HealthTalk spoke with Mark Thomas, Ph.D., Associate Professor in the Departments of Neuroscience and Psychology, who is researching the neural switch responsible for sparking intense cravings and causing relapse in recovering addicts.
New research from the Department of Neuroscience at the University of Minnesota reveals that rats show regret, a cognitive behavior once thought to be uniquely and fundamentally human.
Research findings were recently published in Nature Neuroscience.
Neuroscientists may have broken new ground in the fight against paralysis.
In new research published today in the journal Brain, a collaborative team of researchers from the University of Louisville, the University of California-Los Angeles and the Pavlov Institute of Physiology in Russia outline how they used neuromodulation and epidural spinal cord stimulation to coax new signals from the brain to the legs of four patients previously paralyzed below the waist. Each patient’s paralysis was the result of spinal cord injury.
While the neuromodulation device was powered on and sending electrical signals down their spines, each man in the study was able to voluntarily move their limbs and support own weight. Each patient has even regained control of their bladder and bowels while regulating their own body temperature and blood pressure.
Repeated cocaine exposure alters inhibitory neurotransmission in the brain in long-lasting manner, which may have an impact on behavior control, shows new research out of the University of Minnesota.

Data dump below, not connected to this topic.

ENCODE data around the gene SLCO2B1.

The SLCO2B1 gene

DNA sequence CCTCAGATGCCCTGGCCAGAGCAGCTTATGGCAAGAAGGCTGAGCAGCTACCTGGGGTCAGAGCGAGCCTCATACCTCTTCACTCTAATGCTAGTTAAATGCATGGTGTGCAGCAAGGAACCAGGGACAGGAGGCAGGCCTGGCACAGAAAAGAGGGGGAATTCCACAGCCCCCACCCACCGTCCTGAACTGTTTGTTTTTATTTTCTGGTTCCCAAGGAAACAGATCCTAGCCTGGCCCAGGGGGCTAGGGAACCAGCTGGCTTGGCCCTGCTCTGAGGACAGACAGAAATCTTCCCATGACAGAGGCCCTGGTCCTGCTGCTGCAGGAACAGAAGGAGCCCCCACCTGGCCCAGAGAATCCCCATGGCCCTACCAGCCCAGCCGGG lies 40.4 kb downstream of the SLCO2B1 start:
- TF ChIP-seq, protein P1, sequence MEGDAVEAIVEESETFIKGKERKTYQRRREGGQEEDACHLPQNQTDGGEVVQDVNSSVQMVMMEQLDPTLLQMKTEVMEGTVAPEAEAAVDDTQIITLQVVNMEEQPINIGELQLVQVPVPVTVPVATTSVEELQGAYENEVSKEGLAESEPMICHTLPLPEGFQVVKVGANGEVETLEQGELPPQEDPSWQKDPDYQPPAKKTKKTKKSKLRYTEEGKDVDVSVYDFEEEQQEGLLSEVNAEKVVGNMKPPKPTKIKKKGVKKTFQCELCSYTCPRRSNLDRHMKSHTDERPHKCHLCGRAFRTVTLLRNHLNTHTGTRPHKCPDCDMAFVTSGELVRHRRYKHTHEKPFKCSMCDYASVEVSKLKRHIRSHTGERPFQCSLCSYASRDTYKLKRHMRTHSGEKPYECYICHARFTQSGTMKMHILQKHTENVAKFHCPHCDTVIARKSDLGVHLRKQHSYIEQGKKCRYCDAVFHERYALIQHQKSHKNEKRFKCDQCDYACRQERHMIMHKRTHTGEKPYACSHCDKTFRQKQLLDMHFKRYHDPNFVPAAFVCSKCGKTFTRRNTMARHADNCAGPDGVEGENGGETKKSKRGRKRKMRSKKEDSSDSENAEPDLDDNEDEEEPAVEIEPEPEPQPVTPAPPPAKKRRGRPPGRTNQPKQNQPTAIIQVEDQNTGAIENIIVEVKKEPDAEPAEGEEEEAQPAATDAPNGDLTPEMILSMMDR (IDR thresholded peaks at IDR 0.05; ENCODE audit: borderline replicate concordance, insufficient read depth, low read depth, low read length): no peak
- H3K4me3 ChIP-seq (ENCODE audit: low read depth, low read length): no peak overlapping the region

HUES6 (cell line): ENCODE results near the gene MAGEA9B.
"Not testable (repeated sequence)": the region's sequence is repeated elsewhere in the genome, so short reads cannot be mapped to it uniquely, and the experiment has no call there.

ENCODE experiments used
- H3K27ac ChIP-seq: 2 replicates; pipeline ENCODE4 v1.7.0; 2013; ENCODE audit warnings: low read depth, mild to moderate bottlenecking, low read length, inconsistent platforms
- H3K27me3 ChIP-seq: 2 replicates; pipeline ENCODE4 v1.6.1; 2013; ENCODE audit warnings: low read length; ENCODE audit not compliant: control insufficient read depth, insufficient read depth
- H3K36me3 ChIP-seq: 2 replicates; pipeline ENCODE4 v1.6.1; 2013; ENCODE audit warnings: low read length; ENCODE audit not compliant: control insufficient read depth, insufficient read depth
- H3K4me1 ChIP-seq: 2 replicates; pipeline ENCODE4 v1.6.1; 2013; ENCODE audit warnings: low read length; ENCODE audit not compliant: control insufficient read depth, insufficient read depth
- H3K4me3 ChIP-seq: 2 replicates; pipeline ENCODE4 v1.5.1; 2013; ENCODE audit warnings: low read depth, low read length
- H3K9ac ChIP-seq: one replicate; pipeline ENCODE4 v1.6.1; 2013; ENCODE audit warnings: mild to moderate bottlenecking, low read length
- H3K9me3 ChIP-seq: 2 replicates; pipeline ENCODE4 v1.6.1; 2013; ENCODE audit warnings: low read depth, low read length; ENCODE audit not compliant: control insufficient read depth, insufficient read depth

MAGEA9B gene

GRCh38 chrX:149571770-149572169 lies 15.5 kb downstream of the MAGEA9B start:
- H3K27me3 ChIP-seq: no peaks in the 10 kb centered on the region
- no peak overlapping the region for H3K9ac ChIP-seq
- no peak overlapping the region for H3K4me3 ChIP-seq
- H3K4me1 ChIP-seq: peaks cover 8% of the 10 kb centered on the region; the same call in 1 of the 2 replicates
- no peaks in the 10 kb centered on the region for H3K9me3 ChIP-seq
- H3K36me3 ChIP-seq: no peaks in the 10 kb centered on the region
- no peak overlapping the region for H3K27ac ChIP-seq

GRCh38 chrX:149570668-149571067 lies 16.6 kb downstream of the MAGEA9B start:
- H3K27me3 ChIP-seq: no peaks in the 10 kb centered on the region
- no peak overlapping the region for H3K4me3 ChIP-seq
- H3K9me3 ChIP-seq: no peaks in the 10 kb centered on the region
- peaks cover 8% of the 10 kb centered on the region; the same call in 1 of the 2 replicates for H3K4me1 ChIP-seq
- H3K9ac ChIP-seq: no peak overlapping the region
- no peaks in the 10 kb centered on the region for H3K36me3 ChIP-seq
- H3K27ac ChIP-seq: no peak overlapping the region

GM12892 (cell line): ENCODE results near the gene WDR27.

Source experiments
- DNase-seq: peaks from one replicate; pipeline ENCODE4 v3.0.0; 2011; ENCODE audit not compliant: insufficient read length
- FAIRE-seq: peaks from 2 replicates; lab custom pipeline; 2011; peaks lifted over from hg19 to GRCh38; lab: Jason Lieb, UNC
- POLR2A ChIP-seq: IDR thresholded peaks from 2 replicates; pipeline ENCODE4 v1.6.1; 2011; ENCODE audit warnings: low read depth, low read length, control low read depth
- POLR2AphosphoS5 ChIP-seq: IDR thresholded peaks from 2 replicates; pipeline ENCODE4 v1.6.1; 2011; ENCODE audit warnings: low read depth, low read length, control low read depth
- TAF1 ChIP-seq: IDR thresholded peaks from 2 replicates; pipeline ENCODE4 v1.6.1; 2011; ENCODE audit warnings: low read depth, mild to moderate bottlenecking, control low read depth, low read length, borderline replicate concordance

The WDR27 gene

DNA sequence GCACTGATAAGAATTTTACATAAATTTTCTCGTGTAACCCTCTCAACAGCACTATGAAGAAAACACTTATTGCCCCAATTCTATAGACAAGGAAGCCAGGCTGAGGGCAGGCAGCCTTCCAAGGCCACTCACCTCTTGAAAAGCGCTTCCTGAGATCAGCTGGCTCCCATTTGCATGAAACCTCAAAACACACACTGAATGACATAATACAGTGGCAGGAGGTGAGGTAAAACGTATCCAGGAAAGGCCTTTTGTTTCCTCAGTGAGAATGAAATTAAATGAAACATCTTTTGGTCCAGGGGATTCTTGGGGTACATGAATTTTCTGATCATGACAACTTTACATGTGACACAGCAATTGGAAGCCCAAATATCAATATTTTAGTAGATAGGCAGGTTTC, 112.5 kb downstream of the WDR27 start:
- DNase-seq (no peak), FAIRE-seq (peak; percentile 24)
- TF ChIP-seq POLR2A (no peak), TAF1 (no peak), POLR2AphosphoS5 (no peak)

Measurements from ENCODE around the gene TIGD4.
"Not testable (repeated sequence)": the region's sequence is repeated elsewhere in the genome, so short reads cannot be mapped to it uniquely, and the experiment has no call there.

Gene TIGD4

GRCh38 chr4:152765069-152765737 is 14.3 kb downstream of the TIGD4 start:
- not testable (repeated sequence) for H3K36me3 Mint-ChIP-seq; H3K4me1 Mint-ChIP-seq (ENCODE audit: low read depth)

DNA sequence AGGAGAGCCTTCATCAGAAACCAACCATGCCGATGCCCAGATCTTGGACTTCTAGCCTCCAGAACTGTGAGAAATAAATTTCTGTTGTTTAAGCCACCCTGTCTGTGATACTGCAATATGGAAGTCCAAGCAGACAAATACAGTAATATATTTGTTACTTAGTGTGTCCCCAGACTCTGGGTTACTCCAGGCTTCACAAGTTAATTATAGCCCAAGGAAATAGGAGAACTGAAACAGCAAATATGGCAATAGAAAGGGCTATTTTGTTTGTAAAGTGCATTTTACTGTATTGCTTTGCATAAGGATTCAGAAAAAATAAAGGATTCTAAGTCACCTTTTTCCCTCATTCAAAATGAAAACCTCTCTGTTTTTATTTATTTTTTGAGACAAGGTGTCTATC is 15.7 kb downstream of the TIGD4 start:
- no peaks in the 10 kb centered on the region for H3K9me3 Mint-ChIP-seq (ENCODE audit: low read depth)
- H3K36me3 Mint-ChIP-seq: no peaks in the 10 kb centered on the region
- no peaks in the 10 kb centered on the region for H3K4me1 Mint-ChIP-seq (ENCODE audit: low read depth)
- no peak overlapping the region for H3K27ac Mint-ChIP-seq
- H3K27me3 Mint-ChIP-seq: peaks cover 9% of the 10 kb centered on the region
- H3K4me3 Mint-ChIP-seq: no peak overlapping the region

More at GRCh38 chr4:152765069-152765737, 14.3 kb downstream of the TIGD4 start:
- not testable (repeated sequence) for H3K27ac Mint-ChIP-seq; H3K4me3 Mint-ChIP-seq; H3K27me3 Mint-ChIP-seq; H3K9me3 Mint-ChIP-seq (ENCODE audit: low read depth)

The study, published today in the journal Neuron, highlights a newly discovered way in which repeated cocaine exposure alters neurotransmission in the brain. While many studies have shown cocaine alters excitatory neurotransmission in the brain’s “reward circuitry,” this new paper shows that repeated exposure suppresses inhibitory neurotransmission in the prefrontal cortex, a region of the brain that plays a key role in decision-making and behavioral control.
The cerebellum is a region of the brain that is important for making smooth, coordinated movements. However, exactly how the cerebellum performs these functions remains unknown. One of the striking features of the cerebellum is its precise neuronal circuitry, such as one of the main circuit elements: the parallel fibers, which consist of billions of neural axons that run in parallel and activate Purkinje cells.
Purkinje cells are some of the largest neurons in the human brain, and are responsible for the motor coordination in the cerebellar cortex.
The “beam” hypothesis proposes that when a group of parallel fibers are excited they activate a beam of Purkinje cells. The competing “radial” hypothesis postulates that parallel fibers only activate Purkinje cells locally.
Have you ever wondered why human beings do the things we do? Or why our actions are often at odds with our stated intentions? These questions are the subject of a new book by A. David Redish, Ph.D., a professor in the Department of Neuroscience at the University of Minnesota.
In his book, The Mind Within the Brain: How We Make Decisions and How Those Decisions Go Wrong, Redish explores the complexity of how we make decisions and how our brain processes information.
Health Talk sat down with Redish to learn more about his new book.